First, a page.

I don't know why they did this, But other manufacturers are going this way. The consumer can't check the transmission fluid. They have to go to a shop. You can get the stick online. Yours at operating temps are 16 to 17, or 160 to 170, depending on the stack you get. The stick is cable with a metal piece on the end. Push it down until it bottoms out. If you shove it to far/ force it. You have to remove the oil pan to get it out.
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Transmission fluid (ATF), like engine oil, should be checked regularly. The transmission box has a dipstick, like the engine. To check the ATF level, firstly locate the dipstick which is in the engine compartment. You will see the tube which carries the dipstick runs at an angle to the transmission box as opposed to the engine oil dipstick which runs almost directly down.
Checking the level involves starting the car and while the engine is running with the selector lever in P (Park) remove the dipstick, wipe it clean, then push it back and remove it again. Now you can check the level. Fluid is usually added into the dipstick tube.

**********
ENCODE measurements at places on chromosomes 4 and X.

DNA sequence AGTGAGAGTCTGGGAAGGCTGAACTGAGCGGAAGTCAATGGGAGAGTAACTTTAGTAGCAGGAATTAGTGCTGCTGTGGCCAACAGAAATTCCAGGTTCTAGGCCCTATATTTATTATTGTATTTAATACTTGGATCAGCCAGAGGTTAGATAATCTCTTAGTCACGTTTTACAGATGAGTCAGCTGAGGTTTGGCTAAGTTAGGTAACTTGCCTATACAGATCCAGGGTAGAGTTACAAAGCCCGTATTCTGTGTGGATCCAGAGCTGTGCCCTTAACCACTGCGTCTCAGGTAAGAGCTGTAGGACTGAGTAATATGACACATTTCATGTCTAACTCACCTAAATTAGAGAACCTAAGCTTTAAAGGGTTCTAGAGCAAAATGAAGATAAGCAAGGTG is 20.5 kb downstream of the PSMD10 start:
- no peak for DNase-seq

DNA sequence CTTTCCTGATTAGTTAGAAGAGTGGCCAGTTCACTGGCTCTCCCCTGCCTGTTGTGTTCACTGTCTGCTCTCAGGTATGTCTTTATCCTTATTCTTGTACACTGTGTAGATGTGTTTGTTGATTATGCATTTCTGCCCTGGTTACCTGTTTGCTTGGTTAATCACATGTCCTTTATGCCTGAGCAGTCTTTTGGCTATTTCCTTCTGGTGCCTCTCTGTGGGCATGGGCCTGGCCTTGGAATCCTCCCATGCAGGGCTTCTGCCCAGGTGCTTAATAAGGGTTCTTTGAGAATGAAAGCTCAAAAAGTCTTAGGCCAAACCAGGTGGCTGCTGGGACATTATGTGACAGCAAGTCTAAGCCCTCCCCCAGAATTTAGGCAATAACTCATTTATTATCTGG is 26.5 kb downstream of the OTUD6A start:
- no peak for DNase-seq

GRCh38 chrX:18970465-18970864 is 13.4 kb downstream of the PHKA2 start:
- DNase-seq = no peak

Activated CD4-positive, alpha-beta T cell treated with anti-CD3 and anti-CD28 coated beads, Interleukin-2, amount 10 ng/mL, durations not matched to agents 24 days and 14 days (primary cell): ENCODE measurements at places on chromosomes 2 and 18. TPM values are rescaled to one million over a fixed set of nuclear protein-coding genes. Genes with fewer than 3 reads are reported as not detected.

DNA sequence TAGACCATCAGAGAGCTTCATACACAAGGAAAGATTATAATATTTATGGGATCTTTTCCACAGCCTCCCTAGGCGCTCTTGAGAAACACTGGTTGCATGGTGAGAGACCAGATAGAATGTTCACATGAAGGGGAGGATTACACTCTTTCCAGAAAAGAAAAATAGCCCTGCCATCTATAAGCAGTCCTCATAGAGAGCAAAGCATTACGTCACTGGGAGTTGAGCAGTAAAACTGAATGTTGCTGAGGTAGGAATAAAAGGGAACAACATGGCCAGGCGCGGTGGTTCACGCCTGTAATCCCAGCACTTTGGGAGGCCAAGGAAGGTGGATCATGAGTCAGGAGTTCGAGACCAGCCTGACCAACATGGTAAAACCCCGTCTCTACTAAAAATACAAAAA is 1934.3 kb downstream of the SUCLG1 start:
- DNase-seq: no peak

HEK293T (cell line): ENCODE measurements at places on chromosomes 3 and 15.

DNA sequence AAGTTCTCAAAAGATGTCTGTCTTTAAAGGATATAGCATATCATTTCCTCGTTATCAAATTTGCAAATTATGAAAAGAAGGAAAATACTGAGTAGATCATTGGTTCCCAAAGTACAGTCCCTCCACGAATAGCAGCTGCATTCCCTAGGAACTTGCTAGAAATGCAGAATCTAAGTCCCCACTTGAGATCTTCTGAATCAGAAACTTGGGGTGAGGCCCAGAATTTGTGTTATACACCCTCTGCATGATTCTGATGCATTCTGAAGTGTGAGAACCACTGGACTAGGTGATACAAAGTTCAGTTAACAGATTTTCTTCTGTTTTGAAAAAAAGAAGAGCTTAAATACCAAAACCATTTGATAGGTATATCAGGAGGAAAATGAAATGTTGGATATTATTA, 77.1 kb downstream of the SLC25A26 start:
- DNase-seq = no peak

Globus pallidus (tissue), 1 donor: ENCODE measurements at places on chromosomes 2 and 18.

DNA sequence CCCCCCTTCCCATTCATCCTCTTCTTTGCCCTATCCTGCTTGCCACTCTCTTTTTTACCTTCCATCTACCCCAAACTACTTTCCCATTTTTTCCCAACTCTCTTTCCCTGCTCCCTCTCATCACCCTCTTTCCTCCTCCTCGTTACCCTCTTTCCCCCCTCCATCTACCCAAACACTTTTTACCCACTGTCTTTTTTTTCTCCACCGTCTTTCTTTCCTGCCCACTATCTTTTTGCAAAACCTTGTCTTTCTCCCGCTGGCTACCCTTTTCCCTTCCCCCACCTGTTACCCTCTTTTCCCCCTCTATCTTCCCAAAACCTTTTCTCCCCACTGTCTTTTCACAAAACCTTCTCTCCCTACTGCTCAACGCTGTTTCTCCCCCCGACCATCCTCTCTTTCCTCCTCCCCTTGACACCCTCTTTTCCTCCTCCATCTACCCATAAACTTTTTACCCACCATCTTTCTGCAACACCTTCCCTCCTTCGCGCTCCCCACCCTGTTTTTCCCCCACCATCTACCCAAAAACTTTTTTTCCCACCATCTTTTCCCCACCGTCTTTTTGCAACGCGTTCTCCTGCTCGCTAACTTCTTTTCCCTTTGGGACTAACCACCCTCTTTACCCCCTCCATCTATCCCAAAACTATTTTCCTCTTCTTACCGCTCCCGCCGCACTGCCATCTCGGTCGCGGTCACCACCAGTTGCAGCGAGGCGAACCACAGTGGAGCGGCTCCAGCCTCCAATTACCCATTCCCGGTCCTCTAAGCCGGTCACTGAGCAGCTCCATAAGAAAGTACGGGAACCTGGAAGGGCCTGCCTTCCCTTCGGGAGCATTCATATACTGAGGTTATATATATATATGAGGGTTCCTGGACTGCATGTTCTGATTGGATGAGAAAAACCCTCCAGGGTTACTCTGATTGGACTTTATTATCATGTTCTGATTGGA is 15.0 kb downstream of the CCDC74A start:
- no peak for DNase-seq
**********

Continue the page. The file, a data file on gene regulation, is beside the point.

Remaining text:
If you are losing ATF, check for leaks because the A/T usually does not consume ATF.
DEXRON®-III Automatic Transmission Fluid BMW: Power steering use AF3; Models with combined power steering, hydraulic brake booster, self-leveling suspension system use SLF Mercedes-Benz: Use only manufacturer approved fluid
Look on the back of the bottle of fluid you are looking to buy, if it does not say is is approved by MB, don't use it.